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Dozens brave bitter cold and pandemic for missing and murdered indigenous women’s rally in Appleton

Wisconsin’s attorney general launched a task force last year to address the issue
Published: Feb. 14, 2021 at 7:41 PM CST
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APPLETON, Wis. (WBAY) - The coronavirus pandemic forced a rally on missing and murdered indigenous women to move virtually.

Still a few dozen people appeared in-person at Houdini Plaza on Sunday with wind chills hovering in the negative teens with the purpose of spreading awareness.

“I’m here as a state representative showing support, drawing attention to this issue, making sure people know that this is not going away. It is still a concern and we still have work to do,” State Rep. Lee Snodgrass, (D)-District 57, said.

One thing that was noticeably different this year was the crowd size in comparison to last year.

“We cannot really trust the law enforcement agencies to help us with the missing and murdered indigenous women,” Tania Aubid of East Lake, Minnesota said to those at the plaza.

Organizers decided to hold the speaking portion of Sunday’s event virtually because of the pandemic.

For two hours, several speakers shared their perspective on the topic. One family discussed in length the heartbreaking loss it suffered after a native woman went missing in 1986 at 18 after giving birth to her daughter.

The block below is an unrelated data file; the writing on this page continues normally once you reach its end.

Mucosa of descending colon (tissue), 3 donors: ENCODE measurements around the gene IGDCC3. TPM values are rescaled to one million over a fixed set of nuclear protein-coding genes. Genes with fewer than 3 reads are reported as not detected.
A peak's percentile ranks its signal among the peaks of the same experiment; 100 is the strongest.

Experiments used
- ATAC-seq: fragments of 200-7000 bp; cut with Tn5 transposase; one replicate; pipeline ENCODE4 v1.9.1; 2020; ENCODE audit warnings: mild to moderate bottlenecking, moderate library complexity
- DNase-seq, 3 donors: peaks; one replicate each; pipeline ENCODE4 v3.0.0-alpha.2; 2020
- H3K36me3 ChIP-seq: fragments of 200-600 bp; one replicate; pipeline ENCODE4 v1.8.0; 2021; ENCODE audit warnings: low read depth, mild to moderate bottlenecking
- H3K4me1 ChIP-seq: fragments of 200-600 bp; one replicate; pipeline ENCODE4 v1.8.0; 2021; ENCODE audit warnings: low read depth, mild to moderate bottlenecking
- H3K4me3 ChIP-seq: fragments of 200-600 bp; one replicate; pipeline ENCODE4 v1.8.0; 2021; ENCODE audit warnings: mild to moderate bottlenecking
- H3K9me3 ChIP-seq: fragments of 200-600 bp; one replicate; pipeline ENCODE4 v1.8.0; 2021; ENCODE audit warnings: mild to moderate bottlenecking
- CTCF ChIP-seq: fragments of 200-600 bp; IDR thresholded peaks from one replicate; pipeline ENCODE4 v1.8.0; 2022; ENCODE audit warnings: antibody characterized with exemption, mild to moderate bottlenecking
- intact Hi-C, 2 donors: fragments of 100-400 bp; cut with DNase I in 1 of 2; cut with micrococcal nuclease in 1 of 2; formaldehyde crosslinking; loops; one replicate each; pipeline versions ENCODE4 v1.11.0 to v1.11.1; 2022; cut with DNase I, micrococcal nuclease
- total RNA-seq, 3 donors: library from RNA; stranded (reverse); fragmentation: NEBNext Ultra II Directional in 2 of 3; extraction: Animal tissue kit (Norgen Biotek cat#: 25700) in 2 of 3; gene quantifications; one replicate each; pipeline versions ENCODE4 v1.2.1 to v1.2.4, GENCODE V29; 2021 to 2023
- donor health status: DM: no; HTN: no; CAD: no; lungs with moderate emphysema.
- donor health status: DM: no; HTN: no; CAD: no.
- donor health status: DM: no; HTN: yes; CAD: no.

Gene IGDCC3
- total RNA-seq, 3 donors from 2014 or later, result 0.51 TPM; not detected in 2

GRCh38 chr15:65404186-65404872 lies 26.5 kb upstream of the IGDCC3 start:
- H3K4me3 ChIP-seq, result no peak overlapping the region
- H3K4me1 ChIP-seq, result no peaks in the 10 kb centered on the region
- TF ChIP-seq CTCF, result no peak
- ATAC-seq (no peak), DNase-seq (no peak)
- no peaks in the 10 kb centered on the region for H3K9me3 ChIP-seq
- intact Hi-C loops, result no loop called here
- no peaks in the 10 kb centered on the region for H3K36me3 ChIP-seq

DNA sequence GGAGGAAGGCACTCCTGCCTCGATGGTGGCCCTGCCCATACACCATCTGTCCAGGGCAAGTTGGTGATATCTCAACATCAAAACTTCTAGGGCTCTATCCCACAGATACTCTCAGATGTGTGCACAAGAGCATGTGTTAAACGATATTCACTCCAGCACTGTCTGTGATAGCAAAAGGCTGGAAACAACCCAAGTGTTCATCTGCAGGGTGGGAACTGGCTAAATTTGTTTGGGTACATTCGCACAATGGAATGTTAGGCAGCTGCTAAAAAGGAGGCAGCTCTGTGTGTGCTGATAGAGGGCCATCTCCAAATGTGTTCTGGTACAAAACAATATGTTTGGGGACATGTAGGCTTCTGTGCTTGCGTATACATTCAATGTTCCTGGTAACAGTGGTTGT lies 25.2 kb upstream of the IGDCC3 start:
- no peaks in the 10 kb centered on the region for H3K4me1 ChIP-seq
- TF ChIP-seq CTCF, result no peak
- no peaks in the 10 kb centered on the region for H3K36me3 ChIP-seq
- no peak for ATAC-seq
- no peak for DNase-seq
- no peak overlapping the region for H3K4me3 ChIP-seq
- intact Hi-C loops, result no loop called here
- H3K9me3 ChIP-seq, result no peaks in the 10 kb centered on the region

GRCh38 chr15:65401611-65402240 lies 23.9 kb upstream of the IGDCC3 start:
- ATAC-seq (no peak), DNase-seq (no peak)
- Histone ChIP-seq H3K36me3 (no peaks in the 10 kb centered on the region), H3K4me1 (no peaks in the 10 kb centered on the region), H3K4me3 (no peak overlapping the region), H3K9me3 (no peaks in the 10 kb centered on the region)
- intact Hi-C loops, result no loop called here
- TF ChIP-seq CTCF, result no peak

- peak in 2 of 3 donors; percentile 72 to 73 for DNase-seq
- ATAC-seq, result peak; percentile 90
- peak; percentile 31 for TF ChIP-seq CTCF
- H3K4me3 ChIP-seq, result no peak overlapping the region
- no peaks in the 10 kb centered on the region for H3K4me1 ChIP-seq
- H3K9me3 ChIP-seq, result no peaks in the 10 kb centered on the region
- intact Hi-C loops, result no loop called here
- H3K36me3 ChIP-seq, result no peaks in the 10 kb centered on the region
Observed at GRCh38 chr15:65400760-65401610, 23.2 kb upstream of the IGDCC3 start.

“To this day, her parents, her sisters, her daughter, our family, we still don’t have any answers,” Amanda Lemke-Rochon said of her cousin.

The United States Department of Justice found that Native American women face murder rates that are more than 10 times the national average. Moreover, four out of five are impacted by domestic violence, according to the Coalition to Stop Violence against Native Women.

“They go missing in life, they go missing in the news because usually it’s not reported, and they go missing in the data,” Rick Kitchen, a volunteer who helped with organizing Sunday’s event, said.

Last year, Wisconsin Attorney General Josh Kaul launched a task force for missing and murdered indigenous women to develop proposals on solving the issue.

Kaul previously told us there needs to be a database tracking these cases as there currently isn’t one.

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